1863: Solomon Hege to Constantine Alexander Hege

This letter was written by Solomon Hege (1813-1875) of Davidson County, North Carolina, to his oldest son, Constantine Alexander Hege (1843-1914) who served in Co. H, 48th North Carolina (Confederate) Infantry. Solomon and his wife, Catharine Guenther (1813-1874) had at least four other children.

Constantine survived the war, returned home and shortly thereafter started the Salem Iron Works.

See also—1863: Solomon Hege to Constantine Alexander Hege

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TRANSCRIPTION
Addressed to C. A. Hege, Richmond, Va., Co. H, 48th Regiment, N. Carolina Troops, General Cook’s Brigade

Davidson County, North Carolina
Thursday evening, June the 11th 1863

My Dear Son C. A. Hege,

Just a few moments ago H. Meser brought me a letter which Uncle C. Ripple brought from Salem today [from] Richmond Camp Lee bearing date June the 7th. I was truly glad to hear from you and this morning I received your letter you sent from Kinston as you were about to leave there. I had supposed likely you had only went to Petersburg but so it is again at Richmond. It is stranger they order Cook’s Brigade about so much, but so it is. May the goodness and mercy of God be with you where ever you go is my prayer.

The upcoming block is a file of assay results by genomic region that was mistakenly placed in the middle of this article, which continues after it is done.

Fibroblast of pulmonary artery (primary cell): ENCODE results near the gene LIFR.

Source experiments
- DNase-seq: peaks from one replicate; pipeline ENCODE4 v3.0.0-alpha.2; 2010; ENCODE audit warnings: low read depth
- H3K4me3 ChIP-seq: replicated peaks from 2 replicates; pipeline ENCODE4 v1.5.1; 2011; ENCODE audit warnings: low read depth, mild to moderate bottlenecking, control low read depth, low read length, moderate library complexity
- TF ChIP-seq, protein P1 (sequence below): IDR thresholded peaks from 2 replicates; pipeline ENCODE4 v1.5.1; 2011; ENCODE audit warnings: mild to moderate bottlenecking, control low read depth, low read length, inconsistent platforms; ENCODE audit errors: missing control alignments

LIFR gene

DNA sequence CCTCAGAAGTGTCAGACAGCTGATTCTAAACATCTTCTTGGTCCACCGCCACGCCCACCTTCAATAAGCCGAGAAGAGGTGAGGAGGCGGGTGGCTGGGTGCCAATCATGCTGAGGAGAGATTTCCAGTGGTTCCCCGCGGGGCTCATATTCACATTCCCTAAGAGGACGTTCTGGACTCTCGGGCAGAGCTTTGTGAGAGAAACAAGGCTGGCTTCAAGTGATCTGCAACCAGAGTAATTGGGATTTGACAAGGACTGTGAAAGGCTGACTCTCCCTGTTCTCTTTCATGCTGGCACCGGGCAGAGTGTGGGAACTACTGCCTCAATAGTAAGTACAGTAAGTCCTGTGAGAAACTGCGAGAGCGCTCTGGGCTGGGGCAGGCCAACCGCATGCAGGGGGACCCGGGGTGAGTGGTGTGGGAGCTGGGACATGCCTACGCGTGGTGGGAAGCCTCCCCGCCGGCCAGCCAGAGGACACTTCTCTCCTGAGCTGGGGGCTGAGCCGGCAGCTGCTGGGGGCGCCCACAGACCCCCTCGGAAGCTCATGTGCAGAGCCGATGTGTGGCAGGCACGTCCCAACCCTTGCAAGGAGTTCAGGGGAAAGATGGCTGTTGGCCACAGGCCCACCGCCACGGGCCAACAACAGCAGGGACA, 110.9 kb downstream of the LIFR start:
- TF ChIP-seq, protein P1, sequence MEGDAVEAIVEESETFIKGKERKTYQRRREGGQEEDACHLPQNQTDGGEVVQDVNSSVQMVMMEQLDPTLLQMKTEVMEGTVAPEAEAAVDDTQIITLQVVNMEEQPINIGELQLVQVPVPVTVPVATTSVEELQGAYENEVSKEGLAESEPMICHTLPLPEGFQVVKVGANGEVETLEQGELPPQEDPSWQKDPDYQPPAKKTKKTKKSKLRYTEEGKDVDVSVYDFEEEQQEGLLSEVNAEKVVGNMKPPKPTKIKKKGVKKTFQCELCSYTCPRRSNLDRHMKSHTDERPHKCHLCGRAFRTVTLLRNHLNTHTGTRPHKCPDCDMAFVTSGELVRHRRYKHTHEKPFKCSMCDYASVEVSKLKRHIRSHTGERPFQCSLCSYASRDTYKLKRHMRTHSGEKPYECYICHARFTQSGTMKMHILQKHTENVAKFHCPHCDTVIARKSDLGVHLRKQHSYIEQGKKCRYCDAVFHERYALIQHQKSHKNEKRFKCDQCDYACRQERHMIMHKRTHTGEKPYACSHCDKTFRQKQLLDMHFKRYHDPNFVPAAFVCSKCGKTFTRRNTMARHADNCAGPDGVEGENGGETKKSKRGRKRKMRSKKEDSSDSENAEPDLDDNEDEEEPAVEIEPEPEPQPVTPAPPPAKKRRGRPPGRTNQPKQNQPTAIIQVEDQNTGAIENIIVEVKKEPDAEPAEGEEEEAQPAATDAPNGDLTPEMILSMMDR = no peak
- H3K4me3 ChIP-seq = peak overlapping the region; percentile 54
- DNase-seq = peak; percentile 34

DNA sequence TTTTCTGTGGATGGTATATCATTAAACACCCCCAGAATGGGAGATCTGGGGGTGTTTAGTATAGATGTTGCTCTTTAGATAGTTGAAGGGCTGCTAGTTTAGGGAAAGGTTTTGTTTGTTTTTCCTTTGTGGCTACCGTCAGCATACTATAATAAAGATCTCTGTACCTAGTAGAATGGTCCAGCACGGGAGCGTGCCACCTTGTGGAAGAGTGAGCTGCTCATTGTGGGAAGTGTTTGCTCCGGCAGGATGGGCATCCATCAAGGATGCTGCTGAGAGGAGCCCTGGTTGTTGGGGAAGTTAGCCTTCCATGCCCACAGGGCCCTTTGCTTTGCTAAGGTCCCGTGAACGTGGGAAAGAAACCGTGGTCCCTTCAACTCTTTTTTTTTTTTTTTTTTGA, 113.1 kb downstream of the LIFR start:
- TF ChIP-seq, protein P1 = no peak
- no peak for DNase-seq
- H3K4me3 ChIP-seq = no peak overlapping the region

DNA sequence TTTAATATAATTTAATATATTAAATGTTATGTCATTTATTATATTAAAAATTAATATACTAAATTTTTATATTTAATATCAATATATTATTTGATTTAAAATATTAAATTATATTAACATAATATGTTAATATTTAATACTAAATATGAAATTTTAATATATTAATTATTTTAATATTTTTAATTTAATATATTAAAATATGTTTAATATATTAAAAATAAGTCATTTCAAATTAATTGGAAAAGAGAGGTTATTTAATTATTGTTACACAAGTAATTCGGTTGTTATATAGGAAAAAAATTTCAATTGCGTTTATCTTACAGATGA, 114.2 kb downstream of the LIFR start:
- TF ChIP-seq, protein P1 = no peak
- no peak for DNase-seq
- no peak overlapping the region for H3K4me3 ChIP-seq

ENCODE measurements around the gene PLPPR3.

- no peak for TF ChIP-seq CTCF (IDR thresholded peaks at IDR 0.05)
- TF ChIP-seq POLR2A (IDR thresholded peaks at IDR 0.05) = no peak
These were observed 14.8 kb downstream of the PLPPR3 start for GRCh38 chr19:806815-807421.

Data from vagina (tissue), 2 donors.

Still during this week I had many an anxious thought thinking perhaps you was about Fredericksburg being told they were fighting there on Saturday last. But yesterday I was told they only run the Yankee’s back again. Oh what folly that the men in authority do not try to offer proposals other wise that trying to murder for to restore peace to our already ruined country. O that God would constrain them to meet each other in Peace Conference to make fair proposals to stop fighting and live as God designed man should live here, that they may live in Heaven hereafter. I do hope that God Almighty will soon interpose. then let us in earnest cry and never cease in prayer.

I suppose you have now received letters stating the disappointment of your Mother in bringing you a trunk of good things to eat as your attention seemed to be arrested in going through Virginia seeing the fine wheat. Well, may it remind you of the great need of your help on our old farm which needs more laborers to raise grain and make hay as Old Jeff and his Cabinet say one tenth of all the farmer does raise must be paid as a tax to defray expenses of the Confederate Government. May God rule our ruler and bring them to a sense of their duties to their fellow men.

By your father, — Solomon Hege

We are all well as usual and thank the Lord you are well also. May the Lord be with you to bless and comfort you under all circumstances.

 

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